The second part of this book summarizes the research (including field study) conducted by the author into the massacre. Chapter 7 reviews results of the detailed field study conducted in 1984.
Chapter 8 analyzes the issue of the number of victims killed. The chilling method used by Israeli governments to minimize the casualties (in the Kahan report) is analyzed in detail. In one part, the author recounts what the historian Toynbee once said in debate with Yaacov Herzog in 1961. Hetzog lashed out at Toynbee for mentioning the Nazi atrocities in talking about the massacre of Palestinians in Deir Yassin in 1948. Herzog’s contention was that the deaths of a few hundred Palestinians could never be even discussed in relation to the horror on Nazi atrocities. Toynbee’s answer was that "Every increase in numbers produces an increase in suffering but it is impossible to be wicked or criminal more than 100%." She ten explained how the wickedness of trying to obfuscate reality or minimize the numbers of victims (as happened in the Israeli Kahan report). There are lessons to be learned from that. Yet, the most astonishing fact is that no authority (Israeli, Lebanese, or Palestinian) took it upon itself to compile a list of the victims. As such, the list compiled by this author must remain the most complete such list to date.
There are four appendices to the work. Appendix 1 contains 28 tables related to the field study. Appendix 2 provides the most comprehensive listing of names of those known killed (906 names) or abducted and missing (484 names). Given that only a handful of the missing were ever found, over 1300 human beings lost their lives with this tragedy.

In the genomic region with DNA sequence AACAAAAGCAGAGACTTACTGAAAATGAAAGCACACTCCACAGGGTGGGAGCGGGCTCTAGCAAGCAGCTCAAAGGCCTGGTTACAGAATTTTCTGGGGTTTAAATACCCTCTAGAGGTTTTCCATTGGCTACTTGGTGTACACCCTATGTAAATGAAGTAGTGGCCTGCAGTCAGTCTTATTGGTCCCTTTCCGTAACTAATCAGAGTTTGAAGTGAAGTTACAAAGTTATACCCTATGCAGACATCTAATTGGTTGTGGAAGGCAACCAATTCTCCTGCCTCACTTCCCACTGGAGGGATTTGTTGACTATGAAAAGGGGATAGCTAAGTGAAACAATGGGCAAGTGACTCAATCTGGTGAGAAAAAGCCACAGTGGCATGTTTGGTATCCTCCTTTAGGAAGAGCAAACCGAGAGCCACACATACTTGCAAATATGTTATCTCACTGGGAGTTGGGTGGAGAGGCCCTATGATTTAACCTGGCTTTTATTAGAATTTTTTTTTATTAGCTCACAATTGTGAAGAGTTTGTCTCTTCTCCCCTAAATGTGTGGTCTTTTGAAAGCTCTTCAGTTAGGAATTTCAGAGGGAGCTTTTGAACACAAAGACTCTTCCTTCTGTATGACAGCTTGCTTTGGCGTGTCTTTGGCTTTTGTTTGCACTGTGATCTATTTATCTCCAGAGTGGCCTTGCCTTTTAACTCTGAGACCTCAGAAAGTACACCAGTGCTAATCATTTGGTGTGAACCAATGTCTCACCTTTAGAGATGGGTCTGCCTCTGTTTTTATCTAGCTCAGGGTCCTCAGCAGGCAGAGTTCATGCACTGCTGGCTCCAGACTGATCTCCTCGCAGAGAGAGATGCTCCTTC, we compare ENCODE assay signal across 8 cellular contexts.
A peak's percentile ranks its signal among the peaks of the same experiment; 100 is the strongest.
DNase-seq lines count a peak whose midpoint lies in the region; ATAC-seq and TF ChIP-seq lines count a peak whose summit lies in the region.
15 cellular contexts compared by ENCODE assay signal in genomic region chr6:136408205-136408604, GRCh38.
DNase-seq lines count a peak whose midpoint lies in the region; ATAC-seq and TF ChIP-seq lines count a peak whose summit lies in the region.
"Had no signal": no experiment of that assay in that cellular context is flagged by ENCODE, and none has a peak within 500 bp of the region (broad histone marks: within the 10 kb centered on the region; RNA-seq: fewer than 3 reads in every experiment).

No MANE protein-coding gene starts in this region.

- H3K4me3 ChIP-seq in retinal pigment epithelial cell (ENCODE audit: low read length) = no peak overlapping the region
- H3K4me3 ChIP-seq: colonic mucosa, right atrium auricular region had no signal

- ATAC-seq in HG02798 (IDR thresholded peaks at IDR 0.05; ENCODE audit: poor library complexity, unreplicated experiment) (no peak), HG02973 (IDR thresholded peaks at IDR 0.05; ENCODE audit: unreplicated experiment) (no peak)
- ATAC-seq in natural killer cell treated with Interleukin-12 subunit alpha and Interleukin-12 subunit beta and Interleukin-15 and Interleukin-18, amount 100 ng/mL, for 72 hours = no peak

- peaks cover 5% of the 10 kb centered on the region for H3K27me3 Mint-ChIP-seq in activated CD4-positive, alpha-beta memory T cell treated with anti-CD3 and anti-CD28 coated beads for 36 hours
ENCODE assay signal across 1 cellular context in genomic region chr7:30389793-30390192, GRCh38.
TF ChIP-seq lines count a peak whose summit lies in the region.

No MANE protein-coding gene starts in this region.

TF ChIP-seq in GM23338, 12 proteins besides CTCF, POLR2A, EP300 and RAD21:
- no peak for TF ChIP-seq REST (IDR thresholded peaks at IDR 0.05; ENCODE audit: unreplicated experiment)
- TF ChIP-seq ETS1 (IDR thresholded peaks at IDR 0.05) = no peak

The book ends with a series of remarkable photographs. Most are ones I have never seen before and I am sure other readers will find equally transforming. Most books place such photos in the Middle of the book or close to the beginning. A photograph it is said is worth a thousand words. But a photograph can elicit all sorts of emotions that then detract from the importance of reading the text itself. In this case, the placement of the photos at the end was the right decision and I urge readers to read this text in the order it is presented. For me, this was particularly powerful. I, as a reader was able to read the testimonies and review the facts and figures taking time to draw the relevant lessons learned before I saw at the end a series of pictures of what the scene of the crime looked like. To me the most remarkable and damning evidence of Israeli culpability and the accompanying lies about the massacre are found on pages 304-317 and buttressed by pictures and maps of the Israeli command center overseeing the camp. Anyone examining this evidence and International law understands the culpability of the Israeli politicians, commanders and soldiers. They knew the camps were undefended, they knew that massacres would be committed by the 150 Phallange militias they invited in, they knew the bloody outcome would happen, and finally they watched without interfering as this unfolded over three days.